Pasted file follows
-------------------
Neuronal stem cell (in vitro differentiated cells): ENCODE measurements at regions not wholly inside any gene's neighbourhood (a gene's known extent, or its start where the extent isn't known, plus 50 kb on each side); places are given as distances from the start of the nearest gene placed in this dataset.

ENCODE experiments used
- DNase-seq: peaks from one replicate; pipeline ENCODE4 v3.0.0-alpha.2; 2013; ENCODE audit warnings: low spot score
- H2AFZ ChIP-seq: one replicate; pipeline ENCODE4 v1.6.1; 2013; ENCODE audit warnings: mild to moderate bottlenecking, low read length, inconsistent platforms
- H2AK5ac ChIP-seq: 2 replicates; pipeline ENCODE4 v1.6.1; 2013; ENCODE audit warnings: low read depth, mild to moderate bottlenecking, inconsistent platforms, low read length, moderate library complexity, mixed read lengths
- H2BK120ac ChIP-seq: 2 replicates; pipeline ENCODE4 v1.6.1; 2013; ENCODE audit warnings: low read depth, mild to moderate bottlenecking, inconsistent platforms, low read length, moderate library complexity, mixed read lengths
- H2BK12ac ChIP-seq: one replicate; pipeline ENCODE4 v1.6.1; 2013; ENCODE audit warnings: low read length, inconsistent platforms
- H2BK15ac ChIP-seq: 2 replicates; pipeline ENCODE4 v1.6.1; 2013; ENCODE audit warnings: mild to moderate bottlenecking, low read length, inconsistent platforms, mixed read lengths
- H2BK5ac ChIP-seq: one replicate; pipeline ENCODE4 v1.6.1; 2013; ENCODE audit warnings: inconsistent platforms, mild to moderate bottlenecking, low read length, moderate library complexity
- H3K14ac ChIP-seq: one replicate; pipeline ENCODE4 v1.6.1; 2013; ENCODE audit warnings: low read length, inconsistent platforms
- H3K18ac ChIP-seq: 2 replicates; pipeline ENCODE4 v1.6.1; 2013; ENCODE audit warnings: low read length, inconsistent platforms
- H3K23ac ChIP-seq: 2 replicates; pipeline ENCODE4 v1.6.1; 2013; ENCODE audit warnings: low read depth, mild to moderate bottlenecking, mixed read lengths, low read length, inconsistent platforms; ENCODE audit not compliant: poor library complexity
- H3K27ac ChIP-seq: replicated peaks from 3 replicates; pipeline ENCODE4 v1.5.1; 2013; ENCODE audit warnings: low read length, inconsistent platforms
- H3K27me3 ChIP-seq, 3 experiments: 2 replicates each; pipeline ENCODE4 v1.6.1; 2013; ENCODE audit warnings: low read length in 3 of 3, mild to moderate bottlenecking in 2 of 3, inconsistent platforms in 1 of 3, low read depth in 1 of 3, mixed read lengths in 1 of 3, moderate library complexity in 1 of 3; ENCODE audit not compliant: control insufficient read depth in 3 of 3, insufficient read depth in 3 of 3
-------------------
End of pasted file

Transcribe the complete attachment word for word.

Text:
Neuronal stem cell (in vitro differentiated cells): ENCODE measurements at regions not wholly inside any gene's neighbourhood (a gene's known extent, or its start where the extent isn't known, plus 50 kb on each side); places are given as distances from the start of the nearest gene placed in this dataset.

ENCODE experiments used
- DNase-seq: peaks from one replicate; pipeline ENCODE4 v3.0.0-alpha.2; 2013; ENCODE audit warnings: low spot score
- H2AFZ ChIP-seq: one replicate; pipeline ENCODE4 v1.6.1; 2013; ENCODE audit warnings: mild to moderate bottlenecking, low read length, inconsistent platforms
- H2AK5ac ChIP-seq: 2 replicates; pipeline ENCODE4 v1.6.1; 2013; ENCODE audit warnings: low read depth, mild to moderate bottlenecking, inconsistent platforms, low read length, moderate library complexity, mixed read lengths
- H2BK120ac ChIP-seq: 2 replicates; pipeline ENCODE4 v1.6.1; 2013; ENCODE audit warnings: low read depth, mild to moderate bottlenecking, inconsistent platforms, low read length, moderate library complexity, mixed read lengths
- H2BK12ac ChIP-seq: one replicate; pipeline ENCODE4 v1.6.1; 2013; ENCODE audit warnings: low read length, inconsistent platforms
- H2BK15ac ChIP-seq: 2 replicates; pipeline ENCODE4 v1.6.1; 2013; ENCODE audit warnings: mild to moderate bottlenecking, low read length, inconsistent platforms, mixed read lengths
- H2BK5ac ChIP-seq: one replicate; pipeline ENCODE4 v1.6.1; 2013; ENCODE audit warnings: inconsistent platforms, mild to moderate bottlenecking, low read length, moderate library complexity
- H3K14ac ChIP-seq: one replicate; pipeline ENCODE4 v1.6.1; 2013; ENCODE audit warnings: low read length, inconsistent platforms
- H3K18ac ChIP-seq: 2 replicates; pipeline ENCODE4 v1.6.1; 2013; ENCODE audit warnings: low read length, inconsistent platforms
- H3K23ac ChIP-seq: 2 replicates; pipeline ENCODE4 v1.6.1; 2013; ENCODE audit warnings: low read depth, mild to moderate bottlenecking, mixed read lengths, low read length, inconsistent platforms; ENCODE audit not compliant: poor library complexity
- H3K27ac ChIP-seq: replicated peaks from 3 replicates; pipeline ENCODE4 v1.5.1; 2013; ENCODE audit warnings: low read length, inconsistent platforms
- H3K27me3 ChIP-seq, 3 experiments: 2 replicates each; pipeline ENCODE4 v1.6.1; 2013; ENCODE audit warnings: low read length in 3 of 3, mild to moderate bottlenecking in 2 of 3, inconsistent platforms in 1 of 3, low read depth in 1 of 3, mixed read lengths in 1 of 3, moderate library complexity in 1 of 3; ENCODE audit not compliant: control insufficient read depth in 3 of 3, insufficient read depth in 3 of 3